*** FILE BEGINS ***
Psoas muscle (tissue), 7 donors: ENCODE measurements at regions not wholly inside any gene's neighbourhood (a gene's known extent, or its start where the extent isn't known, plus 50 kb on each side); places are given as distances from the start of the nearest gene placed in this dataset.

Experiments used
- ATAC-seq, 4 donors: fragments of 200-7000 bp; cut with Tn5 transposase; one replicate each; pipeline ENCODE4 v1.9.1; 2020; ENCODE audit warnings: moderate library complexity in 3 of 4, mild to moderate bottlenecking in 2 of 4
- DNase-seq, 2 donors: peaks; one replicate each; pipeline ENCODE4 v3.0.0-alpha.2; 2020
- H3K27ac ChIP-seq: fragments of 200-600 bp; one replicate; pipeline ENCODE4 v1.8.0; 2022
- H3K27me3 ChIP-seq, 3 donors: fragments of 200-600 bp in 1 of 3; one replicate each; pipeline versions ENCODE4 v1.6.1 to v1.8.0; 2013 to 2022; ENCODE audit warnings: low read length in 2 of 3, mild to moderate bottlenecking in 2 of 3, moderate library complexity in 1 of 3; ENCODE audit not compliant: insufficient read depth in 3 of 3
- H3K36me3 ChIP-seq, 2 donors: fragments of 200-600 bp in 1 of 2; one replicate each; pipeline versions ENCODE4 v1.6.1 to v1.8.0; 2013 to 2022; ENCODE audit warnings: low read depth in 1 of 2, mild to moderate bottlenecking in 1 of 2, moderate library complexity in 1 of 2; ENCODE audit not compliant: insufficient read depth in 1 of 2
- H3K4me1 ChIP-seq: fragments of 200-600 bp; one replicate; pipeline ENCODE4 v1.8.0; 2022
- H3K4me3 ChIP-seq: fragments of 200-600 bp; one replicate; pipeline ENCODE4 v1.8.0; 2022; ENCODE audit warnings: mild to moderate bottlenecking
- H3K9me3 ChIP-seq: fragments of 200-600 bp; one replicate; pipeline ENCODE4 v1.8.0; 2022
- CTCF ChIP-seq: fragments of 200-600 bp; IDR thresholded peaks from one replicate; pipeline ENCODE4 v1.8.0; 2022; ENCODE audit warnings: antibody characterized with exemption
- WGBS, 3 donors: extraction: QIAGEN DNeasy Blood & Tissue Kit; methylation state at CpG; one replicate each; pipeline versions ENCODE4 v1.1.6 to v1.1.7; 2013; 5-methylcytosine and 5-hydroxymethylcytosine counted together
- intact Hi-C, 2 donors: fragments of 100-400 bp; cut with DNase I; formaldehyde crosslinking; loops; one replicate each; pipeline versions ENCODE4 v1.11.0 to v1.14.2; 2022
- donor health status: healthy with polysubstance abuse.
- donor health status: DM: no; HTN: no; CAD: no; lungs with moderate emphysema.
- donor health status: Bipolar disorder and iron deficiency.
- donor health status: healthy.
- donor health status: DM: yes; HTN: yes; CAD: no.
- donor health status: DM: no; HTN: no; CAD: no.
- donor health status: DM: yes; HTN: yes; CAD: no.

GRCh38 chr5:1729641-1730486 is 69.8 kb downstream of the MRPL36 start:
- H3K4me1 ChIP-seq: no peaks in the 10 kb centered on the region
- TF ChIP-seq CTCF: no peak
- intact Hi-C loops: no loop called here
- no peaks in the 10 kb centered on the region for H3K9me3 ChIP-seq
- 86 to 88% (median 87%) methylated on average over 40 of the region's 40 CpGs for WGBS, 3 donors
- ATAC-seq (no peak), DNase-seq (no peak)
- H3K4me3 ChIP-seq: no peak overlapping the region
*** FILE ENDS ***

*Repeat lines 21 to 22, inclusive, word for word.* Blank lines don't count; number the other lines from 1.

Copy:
GRCh38 chr5:1729641-1730486 is 69.8 kb downstream of the MRPL36 start:
- H3K4me1 ChIP-seq: no peaks in the 10 kb centered on the region